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Inside Politics

Kerry touts stem cell research; Bush remembers Reagan

George W. Bush
Ronald Wilson Reagan
Nancy Reagan

CRAWFORD, Texas (CNN) -- President Bush embraced Ronald Reagan as "a gentle, decent man" and "a courageous patriot" in his weekly radio address Saturday.

Meanwhile his presumptive opponent in November's presidential election challenged Bush's opposition to research that could help find a cure for many diseases, including Alzheimer's, the illness that debilitated Reagan for the last 10 years of his life.

"Chances are that you love someone with such a disease," Sen. John Kerry said in the Democrats weekly radio address after suspending his campaign for a week to honor Reagan. "You may be that someone ...

"We must lift the barriers that stand in the way of science and push the boundaries of medical exploration so that researchers can find the cures that are there, if only they are allowed to look."

Nancy Reagan, the former president's wife of 52 years, has personally appealed to Bush to drop his opposition to funding new lines of stem cells for research, a position Bush pledged to evangelical Christians who believe that harvesting such cells is immoral.

Stem cells are typically taken from days-old human embryos and grown in a laboratory into lines or colonies. Because the embryos are destroyed when the cells are extracted, some conservatives link the process to abortion.

Bush signed an executive order in 2001 limiting stem cell research to embryonic lines then in existence, but critics -- including many lawmakers -- complain that only 19 such lines are currently available to researchers.

"[Nancy Reagan] told the world that Alzheimer's had taken her own husband to a distant place, and then she stood up to help find a breakthrough that someday will spare other husbands, wives, children and parents from the same kind of heartache," Kerry said.

Kerry noted that progress has always brought with it ethical arguments -- there was once, he said, a vocal opposition to heart transplants on ethical and moral grounds.

"I know there are ethical issues, but people of goodwill and good sense can resolve them," he said. "For I also know the fear that most Americans feel at some point -- the fear of a diagnosis that may take our life or sentence us to a diminished life."

Bush: Reagan a 'gentle, decent man'

Bush, meanwhile, continued the tributes to the former president that began last week as soon as Reagan's death was announced.

"[Ronald Reagan] believed that people are basically good," the president said in his weekly radio address. "He had no tolerance for bigotry or injustice. Above all, he believed in the courage and triumph of free men and in the capacity of the American people to overcome any obstacle." "As he showed what a president should be, he also showed us what a man should be," he said.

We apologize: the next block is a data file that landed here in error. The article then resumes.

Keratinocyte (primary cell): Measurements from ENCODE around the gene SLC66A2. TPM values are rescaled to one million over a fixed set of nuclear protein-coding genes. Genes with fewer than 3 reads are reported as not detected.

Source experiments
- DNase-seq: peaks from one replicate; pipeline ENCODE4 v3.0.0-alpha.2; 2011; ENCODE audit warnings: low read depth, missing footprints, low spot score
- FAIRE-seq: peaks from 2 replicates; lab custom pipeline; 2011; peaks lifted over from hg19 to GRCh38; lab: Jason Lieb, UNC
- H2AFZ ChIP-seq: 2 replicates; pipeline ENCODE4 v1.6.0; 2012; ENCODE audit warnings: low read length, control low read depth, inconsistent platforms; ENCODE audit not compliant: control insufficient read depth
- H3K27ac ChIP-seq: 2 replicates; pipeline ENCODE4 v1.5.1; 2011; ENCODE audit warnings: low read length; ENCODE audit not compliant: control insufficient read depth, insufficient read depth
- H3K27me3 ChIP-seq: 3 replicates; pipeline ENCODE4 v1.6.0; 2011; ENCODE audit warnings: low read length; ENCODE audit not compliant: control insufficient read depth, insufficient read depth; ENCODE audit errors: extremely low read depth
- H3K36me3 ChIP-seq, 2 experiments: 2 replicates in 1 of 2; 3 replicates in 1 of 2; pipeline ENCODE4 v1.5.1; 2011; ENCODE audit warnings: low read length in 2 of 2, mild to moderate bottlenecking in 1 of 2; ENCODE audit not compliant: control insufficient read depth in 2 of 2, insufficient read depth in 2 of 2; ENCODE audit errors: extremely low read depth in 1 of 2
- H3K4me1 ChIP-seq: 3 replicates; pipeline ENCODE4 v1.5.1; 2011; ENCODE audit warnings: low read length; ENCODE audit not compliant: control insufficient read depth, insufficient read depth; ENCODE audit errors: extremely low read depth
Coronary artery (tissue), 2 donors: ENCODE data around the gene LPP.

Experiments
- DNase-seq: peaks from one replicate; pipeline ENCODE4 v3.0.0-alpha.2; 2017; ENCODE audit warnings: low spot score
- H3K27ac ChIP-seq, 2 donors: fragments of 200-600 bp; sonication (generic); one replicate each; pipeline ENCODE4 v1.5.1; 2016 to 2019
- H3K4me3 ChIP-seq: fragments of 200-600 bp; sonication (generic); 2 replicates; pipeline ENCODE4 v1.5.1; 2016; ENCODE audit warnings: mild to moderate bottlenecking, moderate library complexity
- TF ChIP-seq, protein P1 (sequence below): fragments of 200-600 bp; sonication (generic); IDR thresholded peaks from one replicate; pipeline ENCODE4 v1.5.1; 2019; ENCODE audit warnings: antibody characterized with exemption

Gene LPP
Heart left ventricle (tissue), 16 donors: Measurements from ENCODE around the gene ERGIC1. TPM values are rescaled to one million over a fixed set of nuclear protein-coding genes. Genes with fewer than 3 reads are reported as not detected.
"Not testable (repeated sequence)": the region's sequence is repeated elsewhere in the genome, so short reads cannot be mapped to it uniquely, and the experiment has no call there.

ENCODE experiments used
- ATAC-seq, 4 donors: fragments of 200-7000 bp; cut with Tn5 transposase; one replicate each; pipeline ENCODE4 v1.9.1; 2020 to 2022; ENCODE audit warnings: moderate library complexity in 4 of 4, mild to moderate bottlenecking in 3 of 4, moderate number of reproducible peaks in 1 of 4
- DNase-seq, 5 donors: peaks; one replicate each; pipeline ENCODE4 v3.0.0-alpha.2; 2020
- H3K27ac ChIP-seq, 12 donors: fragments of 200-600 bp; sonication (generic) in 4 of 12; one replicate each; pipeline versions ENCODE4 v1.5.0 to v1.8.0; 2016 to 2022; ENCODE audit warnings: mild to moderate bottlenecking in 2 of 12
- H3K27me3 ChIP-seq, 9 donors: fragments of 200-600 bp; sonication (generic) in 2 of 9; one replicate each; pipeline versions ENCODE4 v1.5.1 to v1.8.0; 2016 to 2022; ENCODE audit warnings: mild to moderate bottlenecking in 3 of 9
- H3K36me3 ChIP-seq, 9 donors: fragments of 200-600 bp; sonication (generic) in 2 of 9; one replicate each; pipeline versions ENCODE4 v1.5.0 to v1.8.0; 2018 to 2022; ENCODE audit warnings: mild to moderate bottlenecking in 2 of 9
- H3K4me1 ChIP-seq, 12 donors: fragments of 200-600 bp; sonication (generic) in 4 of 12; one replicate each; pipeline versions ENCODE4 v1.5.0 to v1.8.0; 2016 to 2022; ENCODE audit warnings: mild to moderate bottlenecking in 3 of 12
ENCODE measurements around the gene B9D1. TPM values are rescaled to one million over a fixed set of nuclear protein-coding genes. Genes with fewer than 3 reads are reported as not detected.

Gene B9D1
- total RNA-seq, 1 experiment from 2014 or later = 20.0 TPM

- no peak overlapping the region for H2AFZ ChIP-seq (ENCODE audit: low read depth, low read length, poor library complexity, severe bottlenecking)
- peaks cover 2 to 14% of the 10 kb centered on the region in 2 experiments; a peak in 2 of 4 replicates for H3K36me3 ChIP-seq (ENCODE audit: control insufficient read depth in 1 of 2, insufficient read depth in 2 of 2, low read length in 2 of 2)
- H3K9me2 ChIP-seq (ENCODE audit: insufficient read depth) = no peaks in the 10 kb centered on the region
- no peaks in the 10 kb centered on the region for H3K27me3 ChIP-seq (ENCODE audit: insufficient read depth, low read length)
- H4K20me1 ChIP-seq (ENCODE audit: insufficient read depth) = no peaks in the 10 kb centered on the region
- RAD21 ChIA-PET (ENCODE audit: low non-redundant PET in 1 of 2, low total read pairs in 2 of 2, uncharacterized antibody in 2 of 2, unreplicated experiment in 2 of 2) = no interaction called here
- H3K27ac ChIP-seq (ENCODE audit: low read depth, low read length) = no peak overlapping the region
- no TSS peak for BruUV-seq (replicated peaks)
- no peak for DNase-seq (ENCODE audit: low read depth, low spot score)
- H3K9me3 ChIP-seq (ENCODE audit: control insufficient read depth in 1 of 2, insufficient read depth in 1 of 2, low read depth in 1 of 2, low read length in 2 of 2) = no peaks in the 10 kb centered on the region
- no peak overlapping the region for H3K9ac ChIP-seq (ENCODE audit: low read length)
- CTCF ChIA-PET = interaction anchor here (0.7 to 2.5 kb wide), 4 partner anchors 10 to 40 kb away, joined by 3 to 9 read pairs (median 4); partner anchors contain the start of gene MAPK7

"Ronald Reagan carried himself with a decency and attention to the small kindnesses that also define a good life. He was a courtly, gentle, and considerate man, never known to slight or embarrass others."

Reagan died June 5 at age 93 after a battle of at least a decade with debilitating Alzheimer's disease. He was buried Friday evening in an emotional sunset ceremony at his presidential library in Simi Valley after a week-long remembrance that culminated with an elaborate funeral service Friday at the National Cathedral in Washington.

"This week, America mourned the passing of President Ronald Reagan," Bush said Saturday. "We remembered a gentle, decent man, and one of the greatest leaders our nation has known. He was a courageous patriot whose leadership transformed the country and the world he leaves behind."

The president, his father, former British Prime Minister Margaret Thatcher and former Canadian Prime Minister Brian Mulroney delivered eulogies at the Washington service. But in Simi Valley, a more personal service included words of remembrance from Reagan's children -- Patti Davis and Ron, with wife Nancy, and Michael, from his first marriage with actress Jane Wyman.

Nancy Reagan, a poignant symbol of strength throughout the week, broke down in tears as she touched her husband's casket for the last time. Comforted by the Reagan children, she clutched the folded flag that had covered the coffin during the week and wiped the tears from her eyes.

"Now that Nancy Reagan has taken her husband to his place of rest, we offer our gratitude," Bush said Saturday. "Our country is stronger and our world is freer for the brave leadership of this modest son of America.

"Ronald Reagan always told us that for America, our best was yet to come," he said. "We know that is true for him, too. His work is done. And now a shining city awaits him."

The Reagan Library will remain closed for the weekend and will reopen at 10 a.m. PT Monday for the public's first opportunity to visit the former president's final resting place.

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